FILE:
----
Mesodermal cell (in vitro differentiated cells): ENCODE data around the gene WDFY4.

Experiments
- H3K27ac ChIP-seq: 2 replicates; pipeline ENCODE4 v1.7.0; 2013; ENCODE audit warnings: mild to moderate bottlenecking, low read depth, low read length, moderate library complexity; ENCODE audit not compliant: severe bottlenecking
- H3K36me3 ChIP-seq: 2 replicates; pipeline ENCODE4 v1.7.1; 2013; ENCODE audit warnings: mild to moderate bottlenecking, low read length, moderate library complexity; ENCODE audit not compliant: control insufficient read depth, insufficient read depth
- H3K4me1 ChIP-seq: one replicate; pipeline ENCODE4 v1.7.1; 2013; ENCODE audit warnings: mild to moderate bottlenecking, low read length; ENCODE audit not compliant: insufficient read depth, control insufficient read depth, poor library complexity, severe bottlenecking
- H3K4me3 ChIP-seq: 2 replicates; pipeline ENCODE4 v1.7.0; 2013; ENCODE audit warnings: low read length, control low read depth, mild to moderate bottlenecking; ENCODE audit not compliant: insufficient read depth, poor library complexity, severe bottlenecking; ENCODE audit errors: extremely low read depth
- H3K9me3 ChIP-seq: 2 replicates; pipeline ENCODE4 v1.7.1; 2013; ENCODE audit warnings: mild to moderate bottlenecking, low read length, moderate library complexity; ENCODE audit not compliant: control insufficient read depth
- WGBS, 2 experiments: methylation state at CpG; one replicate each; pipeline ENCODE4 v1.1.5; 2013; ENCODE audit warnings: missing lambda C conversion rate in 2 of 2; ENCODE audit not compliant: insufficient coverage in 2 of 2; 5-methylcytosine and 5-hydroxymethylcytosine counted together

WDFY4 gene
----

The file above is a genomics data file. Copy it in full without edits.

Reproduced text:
Mesodermal cell (in vitro differentiated cells): ENCODE data around the gene WDFY4.

Experiments
- H3K27ac ChIP-seq: 2 replicates; pipeline ENCODE4 v1.7.0; 2013; ENCODE audit warnings: mild to moderate bottlenecking, low read depth, low read length, moderate library complexity; ENCODE audit not compliant: severe bottlenecking
- H3K36me3 ChIP-seq: 2 replicates; pipeline ENCODE4 v1.7.1; 2013; ENCODE audit warnings: mild to moderate bottlenecking, low read length, moderate library complexity; ENCODE audit not compliant: control insufficient read depth, insufficient read depth
- H3K4me1 ChIP-seq: one replicate; pipeline ENCODE4 v1.7.1; 2013; ENCODE audit warnings: mild to moderate bottlenecking, low read length; ENCODE audit not compliant: insufficient read depth, control insufficient read depth, poor library complexity, severe bottlenecking
- H3K4me3 ChIP-seq: 2 replicates; pipeline ENCODE4 v1.7.0; 2013; ENCODE audit warnings: low read length, control low read depth, mild to moderate bottlenecking; ENCODE audit not compliant: insufficient read depth, poor library complexity, severe bottlenecking; ENCODE audit errors: extremely low read depth
- H3K9me3 ChIP-seq: 2 replicates; pipeline ENCODE4 v1.7.1; 2013; ENCODE audit warnings: mild to moderate bottlenecking, low read length, moderate library complexity; ENCODE audit not compliant: control insufficient read depth
- WGBS, 2 experiments: methylation state at CpG; one replicate each; pipeline ENCODE4 v1.1.5; 2013; ENCODE audit warnings: missing lambda C conversion rate in 2 of 2; ENCODE audit not compliant: insufficient coverage in 2 of 2; 5-methylcytosine and 5-hydroxymethylcytosine counted together

WDFY4 gene